perform their job in a supervised environment.

4. (SBU) While procedural air traffic control is within ICAO
standards, it creates efficiency and economic challenges for
airlines. No air traffic controller has radar views of airspace
above 16,500 feet, meaning they must rely on radio communication
with aircraft, including the thousands of flights that transit
Afghan airspace on international routes. These flights stay above
29,000 feet, while flights that originate or terminate in
Afghanistan must stay below this altitude. Modern jets are
engineered to perform best at altitudes above 30,000 feet, meaning
they are less fuel efficient, and thus more expensive to operate, at
the lower altitude to which they are restricted. Improvements are
being made. The German government is funding an 11.6 million Euro
Multilateral system radar (MLAT) that will be operational in
December 2010. COMUSAFCENT is integrating existing radar and future
MLAT data into a new Kabul Air Center Control (KACC) facility that
will provide control over higher levels of airspace.


Traffic Collision Avoidance Alarms Are a Growing Concern
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5. (SBU) Joint usage of Afghanistan's airspace by combat flights
controlled by air battle managers (not air traffic controllers)
remains a challenge for commercial carriers. Controllers for
military and civilian aircraft coordinate to transition aircraft
through each other's designated airspace. Unless carefully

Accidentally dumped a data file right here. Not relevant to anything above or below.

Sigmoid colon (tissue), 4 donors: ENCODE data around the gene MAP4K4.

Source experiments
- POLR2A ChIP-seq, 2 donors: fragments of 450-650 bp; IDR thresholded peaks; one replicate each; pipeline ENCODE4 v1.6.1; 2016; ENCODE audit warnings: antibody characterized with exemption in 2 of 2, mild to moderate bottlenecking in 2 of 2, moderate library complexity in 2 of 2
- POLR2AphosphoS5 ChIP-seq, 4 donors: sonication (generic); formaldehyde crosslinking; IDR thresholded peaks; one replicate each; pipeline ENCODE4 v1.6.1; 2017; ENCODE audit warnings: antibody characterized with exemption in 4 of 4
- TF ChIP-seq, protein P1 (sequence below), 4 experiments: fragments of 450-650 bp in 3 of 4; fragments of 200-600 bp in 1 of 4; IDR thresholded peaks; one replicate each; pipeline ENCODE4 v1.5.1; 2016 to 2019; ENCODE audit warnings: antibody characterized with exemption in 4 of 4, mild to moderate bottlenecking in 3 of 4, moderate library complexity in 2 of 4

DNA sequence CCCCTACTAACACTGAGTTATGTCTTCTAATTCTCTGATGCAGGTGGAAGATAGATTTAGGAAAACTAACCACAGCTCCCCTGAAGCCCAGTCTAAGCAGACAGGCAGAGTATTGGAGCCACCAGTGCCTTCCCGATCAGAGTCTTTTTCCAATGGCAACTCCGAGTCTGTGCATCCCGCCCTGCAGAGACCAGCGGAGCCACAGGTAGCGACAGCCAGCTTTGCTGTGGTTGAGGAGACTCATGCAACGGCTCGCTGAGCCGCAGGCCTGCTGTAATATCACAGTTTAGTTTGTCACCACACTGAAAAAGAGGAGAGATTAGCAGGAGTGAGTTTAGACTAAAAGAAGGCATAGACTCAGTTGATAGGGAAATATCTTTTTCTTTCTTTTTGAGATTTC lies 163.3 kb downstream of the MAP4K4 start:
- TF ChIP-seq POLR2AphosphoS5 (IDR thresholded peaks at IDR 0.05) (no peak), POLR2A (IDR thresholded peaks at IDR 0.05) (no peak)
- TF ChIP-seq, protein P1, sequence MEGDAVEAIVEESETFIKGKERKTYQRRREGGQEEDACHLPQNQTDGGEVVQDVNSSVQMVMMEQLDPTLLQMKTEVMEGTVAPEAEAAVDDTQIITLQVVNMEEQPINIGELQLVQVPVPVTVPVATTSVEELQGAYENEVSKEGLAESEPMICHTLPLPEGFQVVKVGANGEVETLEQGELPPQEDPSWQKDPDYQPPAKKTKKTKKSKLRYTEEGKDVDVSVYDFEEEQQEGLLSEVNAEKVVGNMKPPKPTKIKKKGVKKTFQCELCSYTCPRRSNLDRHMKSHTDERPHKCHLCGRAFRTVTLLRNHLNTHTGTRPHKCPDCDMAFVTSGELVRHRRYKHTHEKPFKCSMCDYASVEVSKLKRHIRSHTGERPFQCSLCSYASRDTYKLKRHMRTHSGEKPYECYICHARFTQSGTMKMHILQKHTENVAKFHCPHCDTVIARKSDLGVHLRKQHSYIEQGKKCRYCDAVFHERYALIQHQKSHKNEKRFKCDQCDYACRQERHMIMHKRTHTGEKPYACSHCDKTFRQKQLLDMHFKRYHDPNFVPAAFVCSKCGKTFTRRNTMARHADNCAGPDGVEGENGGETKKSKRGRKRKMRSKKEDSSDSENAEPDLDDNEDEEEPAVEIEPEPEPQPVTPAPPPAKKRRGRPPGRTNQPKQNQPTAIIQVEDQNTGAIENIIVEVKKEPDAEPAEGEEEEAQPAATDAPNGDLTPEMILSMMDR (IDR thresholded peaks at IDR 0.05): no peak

coordinated, or in the absence of appropriate procedural controls,
this practice would be inherently dangerous. COMAFCENT has
identified this area of concern, and directed the control
authorities to improve tactics, techniques, and procedures and
upgrade inter-agency communication. However, further improvements
are needed in order to reduce risk and improve efficiencies.

6. (SBU) Many military aircraft operate in Afghanistan airspace

KABUL 00003667 002.6 OF 003


without reliable coordination with civilian air traffic control and
often cross or approach civilian air routes. Commercial aircraft
are equipped with Traffic Collision Avoidance System (TCAS) devices
that warn of potential collisions. In the first ten months of 2009,
pilots reported 93 incidents to KACC in which their TCAS warning
sounded in the cockpit, requiring them to take action. Of those 93
incidents, 53 involved both civilian and military aircraft, and in
eight, aircraft appear to have been operating outside of
Afghanistan's regulatory procedures.

Air Traffic Control: First-Come, Best Served
- - - - - - - - - - - - - - - - - - - - - -

7. (SBU) Unlike most countries, Afghanistan does not have an air
traffic control flow management authority for its overall airspace
or at KIA. CFACC is the Airspace Control Authority, but air traffic
controllers have different chains of command, as well as safety and
oversight standards, depending on the NATO nation providing the
service. There is also a lack of coordinated communication and
common automation system between air traffic control facilities.
For example, a commercial plane departing from KIA, bound for Dubai,
receives clearance to take off and ascend above 2,500 feet from KIA
air traffic controllers. The controllers, however, are not aware of
air space congestion en route (for example, near Kandahar, Central